“However, based on historical experience, global energy earnings are set to decline by around a quarter to a third, and equity markets are hardly gushing in their enthusiasm for the decline in the oil price seen so far. First, markets are concerned that, with inflation low, the oil shock may tip economies into outright deflation with negative implications for consumption. Second, capital expenditure may be at risk in this scenario and has also been heavily boosted in the US by the shale story, which is at serious risk from here. Third, the labour market in the US, which has been very strong, has been significantly boosted by the shale states. If this is derailed then perhaps US growth is at risk. Another risk is contagion from the high yield market where energy issuance has been high.”

Why have markets reacted negatively to decline in oil price?

Andrew Bell, Chief Executive, Witan Investment Trust said:  “The fall in the oil price is a shot in the arm for oil consuming economies, despite the so far rather sulky response of equity markets. Negative reactions have focused on three themes: that the speed of the fall creates a major shock for the oil producers, who will be forced to cut investment rapidly; this is true for that sector but there are more winners than losers in most economies. Secondly, that falling world demand is the possible cause so we should be worrying about recession; in our assessment increasing (shale) oil production has contributed more to the oversupply, even though demand has grown by less than forecast. So the lower price does not seem to be a forecast of recession as it was in 2008. And thirdly, that lower oil prices will push inflation rates lower or into negative territory, increasing worries about deflation. Lower inflation due to falling costs rather than collapsing growth counts as “good deflation” in our book. Reversing the argument, would higher oil prices accompanied by higher inflation rates really be better?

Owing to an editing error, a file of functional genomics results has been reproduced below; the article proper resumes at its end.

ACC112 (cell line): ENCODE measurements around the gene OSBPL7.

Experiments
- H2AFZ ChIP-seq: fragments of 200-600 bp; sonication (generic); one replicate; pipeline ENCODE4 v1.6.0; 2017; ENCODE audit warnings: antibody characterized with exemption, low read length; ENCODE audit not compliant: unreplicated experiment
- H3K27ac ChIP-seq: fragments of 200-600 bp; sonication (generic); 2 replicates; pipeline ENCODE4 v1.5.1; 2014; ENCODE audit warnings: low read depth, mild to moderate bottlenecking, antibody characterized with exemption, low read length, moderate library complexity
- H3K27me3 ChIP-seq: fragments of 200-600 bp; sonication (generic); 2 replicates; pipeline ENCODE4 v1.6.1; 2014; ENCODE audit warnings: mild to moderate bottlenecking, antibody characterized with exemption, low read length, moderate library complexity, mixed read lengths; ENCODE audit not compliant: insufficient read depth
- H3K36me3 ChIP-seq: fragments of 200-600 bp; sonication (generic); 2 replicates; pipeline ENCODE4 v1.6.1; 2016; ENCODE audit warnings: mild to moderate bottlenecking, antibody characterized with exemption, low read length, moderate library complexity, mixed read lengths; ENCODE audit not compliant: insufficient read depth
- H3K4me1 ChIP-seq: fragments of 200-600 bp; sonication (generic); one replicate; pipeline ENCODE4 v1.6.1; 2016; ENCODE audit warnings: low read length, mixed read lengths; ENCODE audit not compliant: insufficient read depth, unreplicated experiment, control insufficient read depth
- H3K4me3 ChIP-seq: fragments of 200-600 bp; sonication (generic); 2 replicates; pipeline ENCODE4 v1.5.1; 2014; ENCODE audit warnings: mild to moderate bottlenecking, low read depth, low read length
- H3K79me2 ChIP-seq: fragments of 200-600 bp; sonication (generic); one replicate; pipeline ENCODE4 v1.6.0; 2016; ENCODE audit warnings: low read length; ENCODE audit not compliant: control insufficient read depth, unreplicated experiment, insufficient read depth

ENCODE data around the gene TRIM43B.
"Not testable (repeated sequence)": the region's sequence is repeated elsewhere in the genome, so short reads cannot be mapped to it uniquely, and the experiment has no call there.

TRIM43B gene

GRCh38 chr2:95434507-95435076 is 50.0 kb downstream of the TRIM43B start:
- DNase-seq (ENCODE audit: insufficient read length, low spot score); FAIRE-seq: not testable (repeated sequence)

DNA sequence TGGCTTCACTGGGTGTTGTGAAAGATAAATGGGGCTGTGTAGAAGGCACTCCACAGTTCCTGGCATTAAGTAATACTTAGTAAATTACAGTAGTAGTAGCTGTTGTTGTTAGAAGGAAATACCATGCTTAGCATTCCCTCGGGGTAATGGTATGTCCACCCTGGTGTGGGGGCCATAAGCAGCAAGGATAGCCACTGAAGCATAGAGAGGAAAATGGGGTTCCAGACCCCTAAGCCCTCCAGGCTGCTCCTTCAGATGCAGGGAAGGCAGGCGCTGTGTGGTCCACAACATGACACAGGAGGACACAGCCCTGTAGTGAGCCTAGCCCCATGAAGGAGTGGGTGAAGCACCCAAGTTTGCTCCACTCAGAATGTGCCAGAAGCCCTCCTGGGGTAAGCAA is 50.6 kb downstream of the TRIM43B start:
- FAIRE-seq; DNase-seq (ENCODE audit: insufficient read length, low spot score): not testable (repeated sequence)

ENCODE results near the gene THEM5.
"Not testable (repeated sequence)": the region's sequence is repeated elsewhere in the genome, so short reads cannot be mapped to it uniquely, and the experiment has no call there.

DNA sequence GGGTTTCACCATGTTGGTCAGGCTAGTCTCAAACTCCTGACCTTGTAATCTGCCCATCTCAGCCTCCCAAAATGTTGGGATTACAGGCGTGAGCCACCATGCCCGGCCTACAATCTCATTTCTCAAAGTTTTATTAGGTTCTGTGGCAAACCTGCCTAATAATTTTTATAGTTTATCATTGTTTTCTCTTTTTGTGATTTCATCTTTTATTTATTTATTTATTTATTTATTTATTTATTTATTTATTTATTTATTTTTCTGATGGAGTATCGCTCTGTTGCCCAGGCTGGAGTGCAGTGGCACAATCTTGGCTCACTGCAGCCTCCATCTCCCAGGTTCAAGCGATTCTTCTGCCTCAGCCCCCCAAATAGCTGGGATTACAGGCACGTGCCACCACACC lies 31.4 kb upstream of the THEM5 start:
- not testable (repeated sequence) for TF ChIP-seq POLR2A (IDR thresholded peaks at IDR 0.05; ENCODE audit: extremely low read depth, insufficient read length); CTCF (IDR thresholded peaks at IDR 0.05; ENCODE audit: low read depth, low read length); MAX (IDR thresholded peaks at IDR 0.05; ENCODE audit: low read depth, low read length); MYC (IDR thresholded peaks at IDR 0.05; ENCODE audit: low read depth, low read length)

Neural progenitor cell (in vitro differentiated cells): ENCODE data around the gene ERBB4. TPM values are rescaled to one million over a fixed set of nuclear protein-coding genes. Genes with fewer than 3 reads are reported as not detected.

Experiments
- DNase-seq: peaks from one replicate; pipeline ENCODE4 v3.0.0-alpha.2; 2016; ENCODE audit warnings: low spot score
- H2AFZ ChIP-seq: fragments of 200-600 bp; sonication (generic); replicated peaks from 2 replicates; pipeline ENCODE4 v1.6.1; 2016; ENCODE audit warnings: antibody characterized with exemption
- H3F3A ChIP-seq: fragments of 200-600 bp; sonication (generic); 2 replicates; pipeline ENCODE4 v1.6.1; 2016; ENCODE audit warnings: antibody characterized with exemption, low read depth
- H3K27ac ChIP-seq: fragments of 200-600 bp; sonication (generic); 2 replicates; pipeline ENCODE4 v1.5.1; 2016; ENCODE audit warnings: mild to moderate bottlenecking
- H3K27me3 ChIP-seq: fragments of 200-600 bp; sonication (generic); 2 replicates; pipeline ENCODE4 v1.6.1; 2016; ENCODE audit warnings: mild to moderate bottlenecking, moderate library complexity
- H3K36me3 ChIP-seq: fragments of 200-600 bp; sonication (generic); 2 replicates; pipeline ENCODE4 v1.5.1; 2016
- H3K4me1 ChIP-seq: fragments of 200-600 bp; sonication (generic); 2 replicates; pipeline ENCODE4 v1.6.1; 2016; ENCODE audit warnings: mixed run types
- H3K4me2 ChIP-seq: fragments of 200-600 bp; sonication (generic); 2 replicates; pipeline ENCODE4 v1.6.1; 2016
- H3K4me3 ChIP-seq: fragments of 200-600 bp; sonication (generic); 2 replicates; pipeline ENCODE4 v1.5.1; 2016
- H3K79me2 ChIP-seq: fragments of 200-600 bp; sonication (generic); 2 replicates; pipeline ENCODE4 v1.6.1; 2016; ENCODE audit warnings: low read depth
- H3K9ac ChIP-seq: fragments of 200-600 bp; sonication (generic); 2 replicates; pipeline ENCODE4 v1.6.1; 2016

“Relative to where we were a few months ago the growth outlook has improved as a result of the halving in the oil price despite the equity markets’ grudging reaction to the windfall. The fall in oil prices is a major benefit for much of Asia (including Japan) which is a big importer of oil. Another key beneficiary is consumer spending beneficiaries in developed economies, where the reduction in unavoidable spending on fuel and energy will free up income for other uses. Finally, sectors which are highly energy intensive (such as cement or mining) and where hydrocarbon operating costs are significant (e.g. autos, trucks and transportation companies) will all enjoy some margin relief from such a large fall in prices, although it may take some months before analysts’ earnings estimates fully adjust. Selectivity is important, since other factors impinge on the different sectors and the world remains in a subdued growth phase that will not float all boats.”